A mother whose son has been admitted to hospital twice with respiratory syncytial virus (RSV) said she hoped a vaccine trial would reduce admissions.
RSV is a major contributor to bronchiolitis, a chest infection that frequently sends children under five to the hospital.
Oscar, Charlotte Thurnell's three-month-old son, has been registered for the trial by the Clippesby, Norfolk, resident.
Described as "very, very scary," the virus, the 28-year-old said.
Oscar was brought right into a resuscitation area when he was brought into the James Paget Hospital in Gorleston-on-Sea at the end of the previous year.
They said he had RSV and bronchiolitis, she said.
"He was being treated by seven nurses, two consultants, and they were all very concerned about him.
In a sense, the James Paget saved his life. ".
Dr John Chapman, paediatric consultant who is leading the trial at the hospital, said RSV "swamped" children's wards every year.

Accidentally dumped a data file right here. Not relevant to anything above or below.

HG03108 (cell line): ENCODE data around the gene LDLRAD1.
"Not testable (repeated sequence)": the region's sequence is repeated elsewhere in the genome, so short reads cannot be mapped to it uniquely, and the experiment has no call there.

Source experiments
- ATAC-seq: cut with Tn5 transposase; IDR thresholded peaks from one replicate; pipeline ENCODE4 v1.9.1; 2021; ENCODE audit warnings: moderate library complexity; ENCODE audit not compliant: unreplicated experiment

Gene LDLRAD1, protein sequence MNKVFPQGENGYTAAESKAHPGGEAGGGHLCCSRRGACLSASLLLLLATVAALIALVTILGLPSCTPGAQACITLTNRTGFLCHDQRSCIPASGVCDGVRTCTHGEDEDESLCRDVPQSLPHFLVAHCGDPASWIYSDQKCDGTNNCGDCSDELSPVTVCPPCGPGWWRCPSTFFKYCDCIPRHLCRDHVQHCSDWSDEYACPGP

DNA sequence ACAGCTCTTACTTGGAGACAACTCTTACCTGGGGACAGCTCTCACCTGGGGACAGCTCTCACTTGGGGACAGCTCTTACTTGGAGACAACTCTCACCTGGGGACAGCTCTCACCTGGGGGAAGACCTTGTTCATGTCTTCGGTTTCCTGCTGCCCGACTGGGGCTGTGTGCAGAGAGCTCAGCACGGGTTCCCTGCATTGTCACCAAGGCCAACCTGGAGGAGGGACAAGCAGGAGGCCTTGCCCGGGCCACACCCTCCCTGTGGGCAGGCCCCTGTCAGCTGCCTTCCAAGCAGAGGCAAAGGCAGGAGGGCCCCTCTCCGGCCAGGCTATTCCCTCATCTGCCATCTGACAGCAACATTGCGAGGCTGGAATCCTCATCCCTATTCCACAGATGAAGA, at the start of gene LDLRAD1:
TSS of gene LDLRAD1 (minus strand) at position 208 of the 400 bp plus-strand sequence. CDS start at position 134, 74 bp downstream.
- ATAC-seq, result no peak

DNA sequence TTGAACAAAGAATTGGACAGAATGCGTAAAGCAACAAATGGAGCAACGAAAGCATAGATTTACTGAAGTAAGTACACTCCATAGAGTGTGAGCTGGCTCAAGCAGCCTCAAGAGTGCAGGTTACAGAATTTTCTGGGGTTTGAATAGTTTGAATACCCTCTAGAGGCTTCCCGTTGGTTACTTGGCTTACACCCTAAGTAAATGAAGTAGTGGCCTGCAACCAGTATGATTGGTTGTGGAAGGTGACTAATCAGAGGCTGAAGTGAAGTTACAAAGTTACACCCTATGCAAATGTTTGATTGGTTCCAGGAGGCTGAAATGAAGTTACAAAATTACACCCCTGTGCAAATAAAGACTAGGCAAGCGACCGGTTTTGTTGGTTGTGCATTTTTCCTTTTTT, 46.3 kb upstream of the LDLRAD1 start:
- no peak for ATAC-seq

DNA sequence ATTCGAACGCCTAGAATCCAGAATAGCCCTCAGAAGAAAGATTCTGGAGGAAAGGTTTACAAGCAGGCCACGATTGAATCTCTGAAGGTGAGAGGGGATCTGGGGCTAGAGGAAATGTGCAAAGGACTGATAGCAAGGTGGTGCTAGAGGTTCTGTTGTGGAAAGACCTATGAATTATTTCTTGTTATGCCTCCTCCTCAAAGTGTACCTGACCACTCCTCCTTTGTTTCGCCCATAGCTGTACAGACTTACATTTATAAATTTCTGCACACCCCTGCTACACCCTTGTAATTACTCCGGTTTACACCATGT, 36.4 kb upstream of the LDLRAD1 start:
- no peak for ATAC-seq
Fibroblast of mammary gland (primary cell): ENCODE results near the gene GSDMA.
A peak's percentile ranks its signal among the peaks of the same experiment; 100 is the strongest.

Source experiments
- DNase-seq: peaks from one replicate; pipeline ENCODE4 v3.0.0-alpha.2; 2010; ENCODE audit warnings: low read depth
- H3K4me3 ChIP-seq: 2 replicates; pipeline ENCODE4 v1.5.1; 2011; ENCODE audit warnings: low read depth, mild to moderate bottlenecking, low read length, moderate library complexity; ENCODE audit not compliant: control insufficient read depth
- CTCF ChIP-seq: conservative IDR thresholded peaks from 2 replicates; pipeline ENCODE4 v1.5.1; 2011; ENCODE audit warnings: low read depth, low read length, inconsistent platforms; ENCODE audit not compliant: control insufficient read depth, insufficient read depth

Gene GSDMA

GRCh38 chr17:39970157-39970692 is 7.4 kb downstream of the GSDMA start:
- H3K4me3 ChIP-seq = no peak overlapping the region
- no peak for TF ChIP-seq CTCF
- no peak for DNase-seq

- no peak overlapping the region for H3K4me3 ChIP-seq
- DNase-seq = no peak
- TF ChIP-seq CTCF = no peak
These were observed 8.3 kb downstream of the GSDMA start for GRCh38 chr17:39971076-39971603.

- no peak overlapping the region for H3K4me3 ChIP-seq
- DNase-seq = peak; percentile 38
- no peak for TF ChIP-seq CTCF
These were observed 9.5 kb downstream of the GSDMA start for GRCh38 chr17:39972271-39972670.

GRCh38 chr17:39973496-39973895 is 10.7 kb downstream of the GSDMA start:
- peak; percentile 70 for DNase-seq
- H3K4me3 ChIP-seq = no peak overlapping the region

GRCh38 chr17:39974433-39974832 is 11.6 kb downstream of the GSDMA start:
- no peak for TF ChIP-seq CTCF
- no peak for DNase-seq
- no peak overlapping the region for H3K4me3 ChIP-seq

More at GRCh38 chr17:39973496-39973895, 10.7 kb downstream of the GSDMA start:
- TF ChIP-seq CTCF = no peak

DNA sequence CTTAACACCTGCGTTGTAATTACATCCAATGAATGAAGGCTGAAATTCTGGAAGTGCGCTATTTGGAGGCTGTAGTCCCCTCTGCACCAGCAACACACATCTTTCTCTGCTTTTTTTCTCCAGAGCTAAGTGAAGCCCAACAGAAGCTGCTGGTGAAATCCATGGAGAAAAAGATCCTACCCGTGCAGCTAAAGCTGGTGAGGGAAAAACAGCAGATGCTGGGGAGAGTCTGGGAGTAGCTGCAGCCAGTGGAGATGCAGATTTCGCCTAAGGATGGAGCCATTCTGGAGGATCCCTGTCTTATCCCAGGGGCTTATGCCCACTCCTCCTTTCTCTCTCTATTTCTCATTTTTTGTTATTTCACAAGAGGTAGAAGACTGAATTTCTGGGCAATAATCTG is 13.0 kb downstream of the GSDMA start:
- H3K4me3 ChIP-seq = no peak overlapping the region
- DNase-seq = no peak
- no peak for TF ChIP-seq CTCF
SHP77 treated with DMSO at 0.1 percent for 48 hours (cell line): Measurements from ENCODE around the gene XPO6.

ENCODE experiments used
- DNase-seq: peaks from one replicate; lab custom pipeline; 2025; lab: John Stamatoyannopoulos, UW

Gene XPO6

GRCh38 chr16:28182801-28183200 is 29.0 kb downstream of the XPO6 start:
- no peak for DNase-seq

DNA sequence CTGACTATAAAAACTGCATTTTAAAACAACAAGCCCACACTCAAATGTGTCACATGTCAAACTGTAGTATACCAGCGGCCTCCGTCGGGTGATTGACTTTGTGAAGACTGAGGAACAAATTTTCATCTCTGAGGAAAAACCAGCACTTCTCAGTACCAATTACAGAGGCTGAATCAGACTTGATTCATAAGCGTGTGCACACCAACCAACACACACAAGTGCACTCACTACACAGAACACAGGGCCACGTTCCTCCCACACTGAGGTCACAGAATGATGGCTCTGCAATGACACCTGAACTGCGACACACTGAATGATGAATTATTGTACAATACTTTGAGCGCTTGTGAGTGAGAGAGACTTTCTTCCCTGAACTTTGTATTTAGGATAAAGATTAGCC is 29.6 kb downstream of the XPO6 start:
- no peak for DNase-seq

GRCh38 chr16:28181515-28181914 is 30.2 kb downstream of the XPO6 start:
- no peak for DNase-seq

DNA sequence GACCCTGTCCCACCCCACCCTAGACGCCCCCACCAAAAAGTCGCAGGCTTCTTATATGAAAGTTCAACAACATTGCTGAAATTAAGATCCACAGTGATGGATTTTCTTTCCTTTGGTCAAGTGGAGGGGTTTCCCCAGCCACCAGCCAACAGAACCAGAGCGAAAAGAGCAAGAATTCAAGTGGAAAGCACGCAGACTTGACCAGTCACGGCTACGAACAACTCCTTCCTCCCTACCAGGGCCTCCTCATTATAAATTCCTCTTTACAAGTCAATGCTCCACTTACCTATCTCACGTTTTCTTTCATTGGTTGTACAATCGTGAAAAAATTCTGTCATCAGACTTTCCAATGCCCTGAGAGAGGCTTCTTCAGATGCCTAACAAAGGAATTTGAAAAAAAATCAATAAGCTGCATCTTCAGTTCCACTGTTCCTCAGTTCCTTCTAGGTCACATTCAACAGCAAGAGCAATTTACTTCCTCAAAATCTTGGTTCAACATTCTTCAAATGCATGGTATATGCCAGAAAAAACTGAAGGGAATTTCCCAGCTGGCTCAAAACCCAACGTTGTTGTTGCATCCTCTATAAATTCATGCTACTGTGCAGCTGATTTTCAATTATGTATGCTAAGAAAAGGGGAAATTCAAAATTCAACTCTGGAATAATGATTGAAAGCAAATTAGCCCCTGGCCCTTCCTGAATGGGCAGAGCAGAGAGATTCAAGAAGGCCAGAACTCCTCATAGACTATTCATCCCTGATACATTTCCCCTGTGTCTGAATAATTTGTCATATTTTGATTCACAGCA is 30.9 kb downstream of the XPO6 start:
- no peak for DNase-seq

Others will experience respiratory failure and need to be taken to intensive care units, he added. "Some kids will have a little sniffle," he said.
According to Dr. Chapman, the vaccine used in the trial was "a newer version of a slightly older vaccine" that had been modified to have longer-lasting effects.
The idea is to give this to kids at the start of winter so that it will keep them safe all season.
"We know the vaccine is safe, that it's been effective in small numbers [of patients], so it needs to be scaled up.
Tens of thousands of infants in the UK and throughout Europe are the subject of this trial. ".
According to Dr. Chapman, the trial is scheduled to last until the end of March, and teams are working to immunize as many kids as they can before then.
The trial, known as the Harmonie Study, involved hospitals from the UK and western Europe.